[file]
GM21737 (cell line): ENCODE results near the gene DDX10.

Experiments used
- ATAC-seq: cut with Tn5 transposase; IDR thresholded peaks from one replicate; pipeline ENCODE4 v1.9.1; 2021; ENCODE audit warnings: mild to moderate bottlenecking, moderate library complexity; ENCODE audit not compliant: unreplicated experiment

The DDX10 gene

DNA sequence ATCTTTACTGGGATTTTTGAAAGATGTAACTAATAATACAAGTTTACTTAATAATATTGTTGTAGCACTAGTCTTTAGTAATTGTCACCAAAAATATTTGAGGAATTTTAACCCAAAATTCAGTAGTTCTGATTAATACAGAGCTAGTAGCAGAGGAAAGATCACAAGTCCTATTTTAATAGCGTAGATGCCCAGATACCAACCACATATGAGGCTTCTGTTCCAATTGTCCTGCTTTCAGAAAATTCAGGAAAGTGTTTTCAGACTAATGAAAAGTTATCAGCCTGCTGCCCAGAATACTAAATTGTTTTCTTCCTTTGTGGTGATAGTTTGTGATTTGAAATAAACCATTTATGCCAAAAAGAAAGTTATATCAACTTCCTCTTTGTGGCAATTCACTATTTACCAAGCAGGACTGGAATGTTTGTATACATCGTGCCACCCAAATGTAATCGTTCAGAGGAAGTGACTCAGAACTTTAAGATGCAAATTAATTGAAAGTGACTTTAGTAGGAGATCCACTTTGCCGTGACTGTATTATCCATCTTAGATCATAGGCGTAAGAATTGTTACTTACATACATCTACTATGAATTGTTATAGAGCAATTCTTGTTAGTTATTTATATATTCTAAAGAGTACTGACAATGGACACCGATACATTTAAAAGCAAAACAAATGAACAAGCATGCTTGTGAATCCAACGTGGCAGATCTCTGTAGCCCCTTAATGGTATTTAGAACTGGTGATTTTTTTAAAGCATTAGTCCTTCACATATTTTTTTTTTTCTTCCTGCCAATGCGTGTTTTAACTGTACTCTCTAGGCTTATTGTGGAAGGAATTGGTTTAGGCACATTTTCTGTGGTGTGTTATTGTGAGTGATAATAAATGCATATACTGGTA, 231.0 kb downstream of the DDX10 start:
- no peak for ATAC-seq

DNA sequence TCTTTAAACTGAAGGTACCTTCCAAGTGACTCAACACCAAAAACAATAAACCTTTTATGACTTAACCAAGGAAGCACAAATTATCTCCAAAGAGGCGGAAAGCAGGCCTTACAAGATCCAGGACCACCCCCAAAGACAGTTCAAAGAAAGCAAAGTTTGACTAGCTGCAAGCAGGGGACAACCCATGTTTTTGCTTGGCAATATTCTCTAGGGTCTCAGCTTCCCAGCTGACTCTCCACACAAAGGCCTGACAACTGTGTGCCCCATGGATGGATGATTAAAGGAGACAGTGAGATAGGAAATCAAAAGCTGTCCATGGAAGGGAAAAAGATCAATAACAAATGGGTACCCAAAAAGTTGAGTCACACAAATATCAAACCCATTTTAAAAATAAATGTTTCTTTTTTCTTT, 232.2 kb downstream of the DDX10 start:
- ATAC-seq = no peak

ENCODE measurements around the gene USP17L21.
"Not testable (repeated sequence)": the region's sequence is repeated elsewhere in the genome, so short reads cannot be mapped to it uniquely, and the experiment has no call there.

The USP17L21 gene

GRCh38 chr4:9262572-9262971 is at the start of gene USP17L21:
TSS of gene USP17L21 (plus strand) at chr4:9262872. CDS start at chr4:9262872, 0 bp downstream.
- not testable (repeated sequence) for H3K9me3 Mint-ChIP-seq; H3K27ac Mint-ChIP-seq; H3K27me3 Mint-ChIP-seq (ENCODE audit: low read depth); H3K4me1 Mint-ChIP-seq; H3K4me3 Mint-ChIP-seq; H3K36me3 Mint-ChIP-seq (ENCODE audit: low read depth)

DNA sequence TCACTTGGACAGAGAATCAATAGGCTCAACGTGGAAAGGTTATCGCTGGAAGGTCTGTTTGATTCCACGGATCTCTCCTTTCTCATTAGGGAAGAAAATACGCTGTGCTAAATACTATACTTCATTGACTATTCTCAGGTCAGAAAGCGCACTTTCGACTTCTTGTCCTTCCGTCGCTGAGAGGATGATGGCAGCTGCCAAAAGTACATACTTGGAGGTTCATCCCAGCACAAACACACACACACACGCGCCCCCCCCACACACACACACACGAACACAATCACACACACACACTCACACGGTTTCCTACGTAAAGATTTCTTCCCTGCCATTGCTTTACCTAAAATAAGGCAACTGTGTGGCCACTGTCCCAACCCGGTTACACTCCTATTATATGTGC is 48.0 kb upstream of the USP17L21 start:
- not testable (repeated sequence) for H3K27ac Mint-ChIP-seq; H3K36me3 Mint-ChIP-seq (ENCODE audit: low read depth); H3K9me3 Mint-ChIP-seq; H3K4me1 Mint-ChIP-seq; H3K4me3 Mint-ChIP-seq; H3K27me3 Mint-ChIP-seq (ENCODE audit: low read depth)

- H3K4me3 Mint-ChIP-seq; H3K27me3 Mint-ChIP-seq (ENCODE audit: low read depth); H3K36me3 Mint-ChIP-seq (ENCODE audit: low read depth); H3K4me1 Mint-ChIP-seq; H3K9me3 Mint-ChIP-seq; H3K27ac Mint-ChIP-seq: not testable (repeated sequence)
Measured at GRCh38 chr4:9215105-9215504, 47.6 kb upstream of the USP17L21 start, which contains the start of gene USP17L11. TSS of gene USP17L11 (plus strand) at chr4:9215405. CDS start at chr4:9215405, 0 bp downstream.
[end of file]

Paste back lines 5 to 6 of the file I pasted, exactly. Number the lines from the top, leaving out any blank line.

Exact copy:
DNA sequence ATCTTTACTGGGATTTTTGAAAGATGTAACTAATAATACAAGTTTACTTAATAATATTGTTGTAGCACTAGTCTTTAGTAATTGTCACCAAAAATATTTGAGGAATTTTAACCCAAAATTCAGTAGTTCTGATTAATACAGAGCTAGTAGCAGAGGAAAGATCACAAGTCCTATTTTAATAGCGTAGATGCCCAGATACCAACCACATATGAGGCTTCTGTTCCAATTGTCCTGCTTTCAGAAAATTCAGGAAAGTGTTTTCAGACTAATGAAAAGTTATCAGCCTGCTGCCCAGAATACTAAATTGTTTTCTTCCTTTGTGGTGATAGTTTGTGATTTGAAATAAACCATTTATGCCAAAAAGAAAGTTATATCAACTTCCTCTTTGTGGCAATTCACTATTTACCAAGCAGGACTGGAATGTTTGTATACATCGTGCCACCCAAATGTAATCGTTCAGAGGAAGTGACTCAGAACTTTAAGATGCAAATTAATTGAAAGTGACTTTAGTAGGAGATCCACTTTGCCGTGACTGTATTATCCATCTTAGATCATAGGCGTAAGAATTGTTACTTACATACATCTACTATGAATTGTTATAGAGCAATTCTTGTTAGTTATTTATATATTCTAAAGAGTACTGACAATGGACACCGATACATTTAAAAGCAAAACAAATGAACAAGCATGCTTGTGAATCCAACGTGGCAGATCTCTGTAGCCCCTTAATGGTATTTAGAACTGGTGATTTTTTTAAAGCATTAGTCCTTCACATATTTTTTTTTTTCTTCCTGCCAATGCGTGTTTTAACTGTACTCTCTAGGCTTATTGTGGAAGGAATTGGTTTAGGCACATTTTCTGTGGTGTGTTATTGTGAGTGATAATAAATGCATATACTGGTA, 231.0 kb downstream of the DDX10 start:
- no peak for ATAC-seq